HTML5, native and hybrid — Choosing the best approach

When starting out with a new project one of the big decisions you’ll need to make is whether to use HTML5 or build “native” apps. We highlight the key points you need to consider when choosing the right solution for your needs.

HTML5: Advantages — Write once and it works everywhere

  • With HTML5 you can create rich, internet enabled content for mobile, web and desktop.
  • It’s cheaper and faster to build with HTML5 than to build separate apps for iOS, Android and Windows Phone.
  • As HTML5 is basically just an advanced website, it’s also far easier to update and integrate with other parts of your marketing strategy.
  • HTML5 is worth considering in enterprise where the ability to store data securely is important and installation can be managed by an IT team.
  • It has also been used successfully by a limited number of consumer facing companies, the standard bearer of which is the Financial Times who have been repeatedly very optimistic about their experiences with HTML5.


  • Web applications can’t be added to the Android and Apple apps stores, and this is a complete blocker for many businesses. If you want to be in an app store, you will need to choose native or hybrid.
  • HTML5 doesn’t provide access to all the features of many devices and you won’t be able to display your app in full screen.
  • These deficiencies rule out using HTML5 as an approach for many purposes, particularly consumer facing ones.

Going native: The popular choice

Native is the most popular approach to building apps


  • A native app will always have full access to all of a device’s features — Camera, geolocation, address book and eye tracking to name a few.
  • Native apps run more smoothly — so if speed (particularly in games) is important, native is also a better way to go.
  • Finally, the ability to submit to app stores and generate visibility is crucial for many businesses.


  • Unlike HTML5, where developers work from a base for all platforms, native apps need to be developed and maintained for each platform (iOS, Android, Windows phone) separately — this can lead to costs quickly mounting up.
  • In addition, the app stores typically take 30% of revenues from every sale, and in the case of Apple, getting approval for your apps can take some time and is subject to their terms and conditions.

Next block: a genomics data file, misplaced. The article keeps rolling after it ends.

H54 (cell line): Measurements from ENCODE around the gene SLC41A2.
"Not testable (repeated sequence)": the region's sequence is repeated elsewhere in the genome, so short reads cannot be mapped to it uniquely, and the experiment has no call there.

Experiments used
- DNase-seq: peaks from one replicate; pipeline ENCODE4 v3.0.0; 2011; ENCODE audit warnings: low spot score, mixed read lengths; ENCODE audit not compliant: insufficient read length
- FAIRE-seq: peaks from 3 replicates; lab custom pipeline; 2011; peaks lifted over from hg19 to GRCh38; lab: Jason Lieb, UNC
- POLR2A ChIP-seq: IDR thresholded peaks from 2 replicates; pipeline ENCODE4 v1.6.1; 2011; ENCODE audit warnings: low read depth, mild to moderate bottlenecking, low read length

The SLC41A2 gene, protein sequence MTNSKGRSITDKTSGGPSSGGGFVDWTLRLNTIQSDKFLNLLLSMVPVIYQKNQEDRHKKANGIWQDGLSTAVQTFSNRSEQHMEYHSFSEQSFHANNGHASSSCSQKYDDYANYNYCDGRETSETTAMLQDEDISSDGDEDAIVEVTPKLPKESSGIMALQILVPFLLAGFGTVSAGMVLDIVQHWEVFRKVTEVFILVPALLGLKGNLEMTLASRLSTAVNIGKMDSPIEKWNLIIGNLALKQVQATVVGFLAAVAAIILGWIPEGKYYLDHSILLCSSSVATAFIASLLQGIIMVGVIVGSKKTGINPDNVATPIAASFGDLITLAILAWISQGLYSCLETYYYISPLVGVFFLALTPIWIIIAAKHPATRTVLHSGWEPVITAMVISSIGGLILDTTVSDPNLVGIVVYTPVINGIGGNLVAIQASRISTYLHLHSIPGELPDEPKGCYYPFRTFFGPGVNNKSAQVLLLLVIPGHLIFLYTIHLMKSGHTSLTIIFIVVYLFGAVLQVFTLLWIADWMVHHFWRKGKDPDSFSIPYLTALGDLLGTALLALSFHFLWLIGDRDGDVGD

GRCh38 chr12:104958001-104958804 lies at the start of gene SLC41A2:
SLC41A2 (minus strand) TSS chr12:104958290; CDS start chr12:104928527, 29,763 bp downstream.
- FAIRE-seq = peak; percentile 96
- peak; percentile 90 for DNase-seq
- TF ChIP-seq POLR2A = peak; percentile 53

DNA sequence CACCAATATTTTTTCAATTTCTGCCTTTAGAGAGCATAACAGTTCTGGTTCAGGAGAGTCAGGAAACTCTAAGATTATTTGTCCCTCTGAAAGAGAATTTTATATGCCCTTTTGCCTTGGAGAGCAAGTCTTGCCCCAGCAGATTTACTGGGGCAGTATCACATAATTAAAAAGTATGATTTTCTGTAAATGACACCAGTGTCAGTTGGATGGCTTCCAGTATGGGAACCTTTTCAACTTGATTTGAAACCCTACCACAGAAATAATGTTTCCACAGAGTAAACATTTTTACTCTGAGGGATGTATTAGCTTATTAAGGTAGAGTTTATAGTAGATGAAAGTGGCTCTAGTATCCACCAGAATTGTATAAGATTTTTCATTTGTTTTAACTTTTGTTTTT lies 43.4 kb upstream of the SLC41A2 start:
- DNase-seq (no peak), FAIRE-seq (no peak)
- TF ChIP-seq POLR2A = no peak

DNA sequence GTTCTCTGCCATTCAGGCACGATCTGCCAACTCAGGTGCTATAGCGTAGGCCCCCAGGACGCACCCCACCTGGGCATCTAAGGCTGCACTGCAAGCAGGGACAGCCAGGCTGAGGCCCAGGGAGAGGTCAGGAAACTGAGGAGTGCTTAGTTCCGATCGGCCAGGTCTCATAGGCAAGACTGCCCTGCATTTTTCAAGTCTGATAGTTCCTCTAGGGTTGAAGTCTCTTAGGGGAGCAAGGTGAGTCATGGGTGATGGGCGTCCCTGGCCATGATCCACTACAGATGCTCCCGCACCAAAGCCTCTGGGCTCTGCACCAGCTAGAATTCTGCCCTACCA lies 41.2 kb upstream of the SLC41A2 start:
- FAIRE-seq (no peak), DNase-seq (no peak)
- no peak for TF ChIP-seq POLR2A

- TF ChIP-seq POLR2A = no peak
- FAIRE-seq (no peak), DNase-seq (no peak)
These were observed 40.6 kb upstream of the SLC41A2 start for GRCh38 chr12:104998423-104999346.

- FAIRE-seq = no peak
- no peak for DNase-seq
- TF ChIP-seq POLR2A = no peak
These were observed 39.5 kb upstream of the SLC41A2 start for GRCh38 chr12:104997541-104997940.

The third way — hybrid apps

Hybrid apps combine many of the benefits of both HTML5 and native by creating an app that displays HTML5 content as part of the app. Many large companies including Facebook, Twitter and LinkedIn have used this approach in the past. The benefits of mixing the two approaches include:

  • The ability to get your app in the iOS and Android stores
  • The ability to display full screen apps
  • The ability to maintain control over your site and to update it easily.


  • Performance is limited by the slower speed of HTML5
  • It does require a broader range of technical skills to develop and support
  • You will still have go through the (apple) app store approval process, and it may be more likely to be rejected as the app is just a wrapper for a website.
  • The price point comes somewhere in the middle between HTML5 and native.

Bringing Fluid UI into the equation

We chose HTML5 for Fluid UI because it gives us the perfect balance between having a single, cost effective way to create a product that works on both desktop and mobile. If you are looking at a consumer product, native will almost definitely be the better option, even if you have to release your app to different app stores at different times and have them developed separately. If you are currently investigating an app for your company we’d be interested to hear about it in the comments.

About Fluid UI

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